Susan Kootnekoff is the founder of Inspire Law, an Okanagan based-law practice. She has been practicing law since 1994, with brief stints away to begin raising children. Susan has experience in many areas of law, but is most drawn to areas in which she can make a positive difference in people’s lives, including employment law. She has been a member of the Law Society of Alberta since 1994 and a member of the Law Society of British Columbia since 2015. Susan grew up in Saskatchewan. Her parents were both entrepreneurs, and her father was also a union leader who worked tirelessly to improve the lives of workers. Before moving to B.C., Susan practiced law in both Calgary and Fort McMurray, AB. Living and practicing law in Fort McMurray made a lasting impression on Susan. It was in this isolated and unique community that her interest in employment law, and Canada’s oil sands industry, took hold. In 2013, Susan moved to the Okanagan with her family, where she currently resides. photo:contributed

Kootnekoff: Discriminate against babysitters

The Supreme Court of Canada recently declined to hear an interesting case that considered whether a parent had discriminated in a babysitting ad.

The case arose from an ad posted on Kijiji by a mother looking for a babysitter to take care of her son every second Saturday. She stated that she was looking for “an older lady with experience.”

Mr. C applied for the position and provided some of his credentials. Upon learning he was male, the mother replied: “Oh sorry I’m looking for female.”

He filed a complaint with the Alberta human Rights Commission, alleging that he had been discriminated against on the basis of gender in an employment application and advertisement, contrary to section 8 of the Alberta Human Rights Act (HRA).

That provision prohibits employment application forms and employment advertisements “that expresses either directly or indirectly any limitation, specification or preference indicating discrimination on the basis of” a ground which is protected from discrimination. Gender is a protected ground. The prohibition does not apply to a preference based on a bona fide occupational requirement (BFOR).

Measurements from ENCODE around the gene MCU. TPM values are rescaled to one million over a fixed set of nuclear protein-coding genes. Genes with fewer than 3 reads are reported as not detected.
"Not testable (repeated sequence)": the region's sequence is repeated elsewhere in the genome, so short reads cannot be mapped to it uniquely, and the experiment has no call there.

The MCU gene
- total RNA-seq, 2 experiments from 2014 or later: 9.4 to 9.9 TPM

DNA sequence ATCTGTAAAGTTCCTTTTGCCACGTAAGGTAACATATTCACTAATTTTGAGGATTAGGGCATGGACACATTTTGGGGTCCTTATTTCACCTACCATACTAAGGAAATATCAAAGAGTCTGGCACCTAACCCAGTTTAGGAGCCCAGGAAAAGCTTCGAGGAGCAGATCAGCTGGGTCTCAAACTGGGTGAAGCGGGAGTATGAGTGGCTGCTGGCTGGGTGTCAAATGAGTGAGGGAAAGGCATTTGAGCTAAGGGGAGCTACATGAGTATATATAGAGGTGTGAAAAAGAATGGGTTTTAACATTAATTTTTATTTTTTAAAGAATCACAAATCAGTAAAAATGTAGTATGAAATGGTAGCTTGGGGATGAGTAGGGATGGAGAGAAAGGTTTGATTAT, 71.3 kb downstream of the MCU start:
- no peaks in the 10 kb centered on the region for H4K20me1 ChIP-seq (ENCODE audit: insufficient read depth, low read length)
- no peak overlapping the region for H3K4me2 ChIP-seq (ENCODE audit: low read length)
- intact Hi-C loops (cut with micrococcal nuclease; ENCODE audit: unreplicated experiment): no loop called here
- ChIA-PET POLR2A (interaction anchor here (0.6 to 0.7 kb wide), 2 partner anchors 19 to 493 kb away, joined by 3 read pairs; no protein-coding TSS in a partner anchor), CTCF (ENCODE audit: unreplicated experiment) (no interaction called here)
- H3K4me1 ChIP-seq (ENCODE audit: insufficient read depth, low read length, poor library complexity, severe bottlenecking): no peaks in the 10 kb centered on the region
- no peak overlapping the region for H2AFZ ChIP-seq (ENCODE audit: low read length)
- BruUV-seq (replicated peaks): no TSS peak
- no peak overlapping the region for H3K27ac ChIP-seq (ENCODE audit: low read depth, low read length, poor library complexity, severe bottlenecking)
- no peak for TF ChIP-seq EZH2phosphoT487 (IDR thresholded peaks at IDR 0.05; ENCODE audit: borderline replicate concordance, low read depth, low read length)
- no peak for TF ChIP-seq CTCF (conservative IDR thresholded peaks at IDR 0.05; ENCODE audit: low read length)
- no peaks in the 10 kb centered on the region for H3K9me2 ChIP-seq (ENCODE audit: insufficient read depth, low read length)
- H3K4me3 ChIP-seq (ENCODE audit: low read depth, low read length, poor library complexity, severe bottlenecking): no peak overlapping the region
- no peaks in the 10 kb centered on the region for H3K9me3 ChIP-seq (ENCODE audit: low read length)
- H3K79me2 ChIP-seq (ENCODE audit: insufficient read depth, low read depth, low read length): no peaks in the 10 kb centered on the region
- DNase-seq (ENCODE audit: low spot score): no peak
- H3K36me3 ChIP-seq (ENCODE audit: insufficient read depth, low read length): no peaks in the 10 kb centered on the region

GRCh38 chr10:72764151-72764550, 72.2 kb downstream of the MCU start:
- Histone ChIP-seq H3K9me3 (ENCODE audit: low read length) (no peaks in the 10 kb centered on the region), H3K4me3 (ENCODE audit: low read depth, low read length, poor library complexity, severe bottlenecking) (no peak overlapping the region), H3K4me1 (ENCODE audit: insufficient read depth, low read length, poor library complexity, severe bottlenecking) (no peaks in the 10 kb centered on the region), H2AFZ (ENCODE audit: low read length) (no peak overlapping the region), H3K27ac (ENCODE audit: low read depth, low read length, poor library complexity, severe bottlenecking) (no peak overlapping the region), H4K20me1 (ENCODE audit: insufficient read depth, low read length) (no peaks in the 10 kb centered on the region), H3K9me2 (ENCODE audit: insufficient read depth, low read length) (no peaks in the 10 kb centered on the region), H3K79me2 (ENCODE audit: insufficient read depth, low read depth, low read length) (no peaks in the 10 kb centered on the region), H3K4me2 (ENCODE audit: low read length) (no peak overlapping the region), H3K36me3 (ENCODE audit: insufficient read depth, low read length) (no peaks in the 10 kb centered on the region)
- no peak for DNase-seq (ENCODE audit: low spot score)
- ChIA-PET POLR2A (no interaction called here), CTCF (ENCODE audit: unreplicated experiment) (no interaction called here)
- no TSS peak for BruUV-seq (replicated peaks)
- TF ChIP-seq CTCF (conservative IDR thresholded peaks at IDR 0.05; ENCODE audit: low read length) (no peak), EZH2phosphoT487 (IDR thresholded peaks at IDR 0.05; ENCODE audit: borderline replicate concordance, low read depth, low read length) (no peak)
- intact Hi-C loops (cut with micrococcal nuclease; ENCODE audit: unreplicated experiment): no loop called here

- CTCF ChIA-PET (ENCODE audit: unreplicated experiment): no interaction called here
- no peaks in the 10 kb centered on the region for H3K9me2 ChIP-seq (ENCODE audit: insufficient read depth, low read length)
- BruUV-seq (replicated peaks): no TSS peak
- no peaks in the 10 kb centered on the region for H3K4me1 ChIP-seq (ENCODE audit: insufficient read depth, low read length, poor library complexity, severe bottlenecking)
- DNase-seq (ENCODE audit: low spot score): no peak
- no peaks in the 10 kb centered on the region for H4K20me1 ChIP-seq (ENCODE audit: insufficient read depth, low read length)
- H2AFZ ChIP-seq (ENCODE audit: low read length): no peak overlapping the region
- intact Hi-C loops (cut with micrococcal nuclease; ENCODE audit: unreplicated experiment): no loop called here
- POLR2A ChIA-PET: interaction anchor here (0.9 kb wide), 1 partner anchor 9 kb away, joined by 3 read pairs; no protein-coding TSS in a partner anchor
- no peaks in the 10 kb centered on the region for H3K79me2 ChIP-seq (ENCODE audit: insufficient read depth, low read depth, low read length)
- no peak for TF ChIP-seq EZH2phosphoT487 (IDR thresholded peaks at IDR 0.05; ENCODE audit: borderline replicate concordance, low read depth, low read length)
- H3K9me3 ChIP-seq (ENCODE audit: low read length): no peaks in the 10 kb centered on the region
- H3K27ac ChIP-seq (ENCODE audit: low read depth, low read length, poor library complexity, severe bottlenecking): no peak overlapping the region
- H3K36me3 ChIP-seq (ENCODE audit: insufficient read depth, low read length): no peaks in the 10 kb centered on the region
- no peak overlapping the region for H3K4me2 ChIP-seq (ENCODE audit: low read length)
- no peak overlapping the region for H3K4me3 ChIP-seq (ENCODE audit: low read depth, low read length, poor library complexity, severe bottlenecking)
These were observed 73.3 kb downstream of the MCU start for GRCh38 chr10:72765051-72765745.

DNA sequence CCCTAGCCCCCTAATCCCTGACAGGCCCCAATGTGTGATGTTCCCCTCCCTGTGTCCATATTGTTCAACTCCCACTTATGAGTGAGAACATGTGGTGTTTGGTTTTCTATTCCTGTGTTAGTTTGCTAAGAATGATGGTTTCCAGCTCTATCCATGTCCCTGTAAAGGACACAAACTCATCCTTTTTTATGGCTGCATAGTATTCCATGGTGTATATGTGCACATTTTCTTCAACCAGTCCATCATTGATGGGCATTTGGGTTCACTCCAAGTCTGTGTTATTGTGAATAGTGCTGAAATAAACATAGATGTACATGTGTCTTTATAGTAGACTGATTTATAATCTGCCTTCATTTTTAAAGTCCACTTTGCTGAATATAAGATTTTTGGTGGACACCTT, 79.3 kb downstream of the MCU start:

While there is more to it, a BFOR is essentially a necessary job requirement. For example, a church’s requirement that its leaders ascribe to the faith would likely be acceptable as a BFOR, as would a women’s shelter’s requirement for female staff.

The Human Rights Code (British Columbia) contains similar provisions.

The Human Rights Commission director dismissed Mr. C’s complaint, on the basis that the relationship between the mother and Mr. C was a private one, to which section 8 did not apply. A second reason was given, that the mother’s refusal to consider Mr. C a babysitter was based on a BFOR.

The mother did not participate in any stage of the proceedings.

Mr. C. then requested a review of the director’s decision by the Chief of the Commission and Tribunals. The chief stated that section 8 applied to advertising for a babysitter in a private home. However, the director’s dismissal of the complaint was upheld on the basis that the mother’s preference for who looks after her child in her home was a BFOR, and that parents must have final say in who babysits their children.

Mr. C. then sought judicial review.

At the judicial review hearing, the court found that it was reasonable to conclude that babysitting in a private home fell within the Human Rights Act. Although the court had a number of comments about the BFOR explanation, ultimately it held that the commissioner drew a reasonable inference that the mother’s preference for a female babysitter could be easily explained. The application for judicial review was dismissed. Mr. C. fared no better at the Court of Appeal.

The Supreme Court of Canada refused to hear the case.

While the selection of a female babysitter was upheld – and made sense – in this case, it is interesting that hiring a babysitter falls within human rights legislation. One can imagine other scenarios that may be less clearly upheld: a preference for Caucasian babysitters only, or a preference against indigenous Canadians, for example.

Although in this particular case, the court ruled that the requirement for a female employee was a BFOR, this will not necessarily be the result in all cases.

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